Thermographers typically use one of three methods to perform thermal inspections:
- Thermal trending
The method chosen for any specific application is based on the type of equipment being inspected and the type of data that is required. Each of the following methods can be successful if used for the appropriate application.
1. Comparative thermography
In comparative thermography, thermographers scan similar components under similar conditions and compare the results. The differences typically provide useful information on the condition of the equipment.
Within this method there can be two types of comparisons—quantitative thermography that includes radiometric temperatures and qualitative thermography that does not. Quantitative inspections involve measuring precise temperature or temperature distribution, which can often be very difficult and require additional time, training, and effort. Qualitative inspections focus on temperature differences rather than actual temperatures. This is sufficient to indicate most potential problems in electrical and mechanical equipment. In fact 90% of industrial commercial applications for modern thermography is qualitative.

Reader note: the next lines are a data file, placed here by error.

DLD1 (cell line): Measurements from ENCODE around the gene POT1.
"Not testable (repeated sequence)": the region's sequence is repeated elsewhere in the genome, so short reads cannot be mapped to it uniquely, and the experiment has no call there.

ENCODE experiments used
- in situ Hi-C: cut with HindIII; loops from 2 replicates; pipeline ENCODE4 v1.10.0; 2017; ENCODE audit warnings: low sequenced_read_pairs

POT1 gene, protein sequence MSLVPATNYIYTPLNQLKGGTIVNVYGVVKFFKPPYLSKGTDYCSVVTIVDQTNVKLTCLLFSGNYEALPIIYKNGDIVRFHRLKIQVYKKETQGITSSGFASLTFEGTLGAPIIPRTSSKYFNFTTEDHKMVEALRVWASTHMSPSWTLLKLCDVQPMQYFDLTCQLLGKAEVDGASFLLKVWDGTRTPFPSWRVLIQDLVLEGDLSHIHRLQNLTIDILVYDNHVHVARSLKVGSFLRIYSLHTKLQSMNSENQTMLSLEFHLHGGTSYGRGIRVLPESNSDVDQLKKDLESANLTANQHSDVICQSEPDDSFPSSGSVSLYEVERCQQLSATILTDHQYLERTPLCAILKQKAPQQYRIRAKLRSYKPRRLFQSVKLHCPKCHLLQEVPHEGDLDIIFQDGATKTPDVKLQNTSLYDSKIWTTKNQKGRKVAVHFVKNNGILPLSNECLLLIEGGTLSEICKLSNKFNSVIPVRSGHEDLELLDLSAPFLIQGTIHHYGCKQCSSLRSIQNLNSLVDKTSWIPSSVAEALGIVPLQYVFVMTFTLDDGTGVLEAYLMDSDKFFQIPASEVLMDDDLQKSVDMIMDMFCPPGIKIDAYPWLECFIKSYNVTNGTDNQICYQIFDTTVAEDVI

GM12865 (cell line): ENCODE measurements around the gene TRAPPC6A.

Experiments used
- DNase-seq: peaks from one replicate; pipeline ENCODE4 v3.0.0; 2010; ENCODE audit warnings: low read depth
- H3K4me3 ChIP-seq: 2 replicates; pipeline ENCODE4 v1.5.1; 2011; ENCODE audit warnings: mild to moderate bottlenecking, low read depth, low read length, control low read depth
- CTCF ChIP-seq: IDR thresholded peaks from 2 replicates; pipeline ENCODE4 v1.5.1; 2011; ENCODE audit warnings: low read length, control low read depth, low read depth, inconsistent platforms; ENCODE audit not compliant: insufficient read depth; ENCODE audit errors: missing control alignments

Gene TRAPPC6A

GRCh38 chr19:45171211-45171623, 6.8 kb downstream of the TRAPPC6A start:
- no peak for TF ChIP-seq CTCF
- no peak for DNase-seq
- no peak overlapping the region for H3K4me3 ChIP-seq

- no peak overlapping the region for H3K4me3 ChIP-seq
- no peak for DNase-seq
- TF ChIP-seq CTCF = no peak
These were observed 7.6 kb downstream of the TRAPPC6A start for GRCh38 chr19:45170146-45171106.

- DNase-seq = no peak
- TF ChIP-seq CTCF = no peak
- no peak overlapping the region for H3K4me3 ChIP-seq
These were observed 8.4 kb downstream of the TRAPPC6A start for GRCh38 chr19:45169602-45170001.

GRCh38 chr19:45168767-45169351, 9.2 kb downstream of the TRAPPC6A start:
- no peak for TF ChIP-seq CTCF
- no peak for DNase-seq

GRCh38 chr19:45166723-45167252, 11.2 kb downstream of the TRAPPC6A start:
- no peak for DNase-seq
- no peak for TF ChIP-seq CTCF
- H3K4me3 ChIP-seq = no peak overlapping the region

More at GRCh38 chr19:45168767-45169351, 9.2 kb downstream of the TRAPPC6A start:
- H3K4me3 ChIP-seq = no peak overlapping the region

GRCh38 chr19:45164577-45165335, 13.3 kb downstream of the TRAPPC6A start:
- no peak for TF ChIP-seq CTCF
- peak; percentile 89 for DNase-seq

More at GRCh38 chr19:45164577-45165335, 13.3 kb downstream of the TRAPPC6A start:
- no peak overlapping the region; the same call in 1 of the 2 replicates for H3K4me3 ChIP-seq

2. Baseline thermography
A baseline inspection establishes a reference point for equipment that is in good working order and is operating under normal operating conditions. All later images captured are compared to this baseline signature to identify potential problems at an early stage. Managers can use software tools such as Fluke Connect® Assets to view the real-time status of equipment and compare them to baseline and historical views to quickly spot anomalies as they emerge.
3. Thermal trending thermography
Thermal trending inspections are used to compare how temperature is distributed in the same component over time. It is especially helpful for inspecting mechanical equipment where normal thermal signatures may be complex. It is also useful when the thermal signatures that detect failure often develop slowly. For example, thermal trending can be used to monitor the performance of high-temperature refractory insulation in a specialty railroad car over time to determine optimum maintenance downtime scheduling. It is important to remember, however, that trending only implies, rather than predicts, future performance.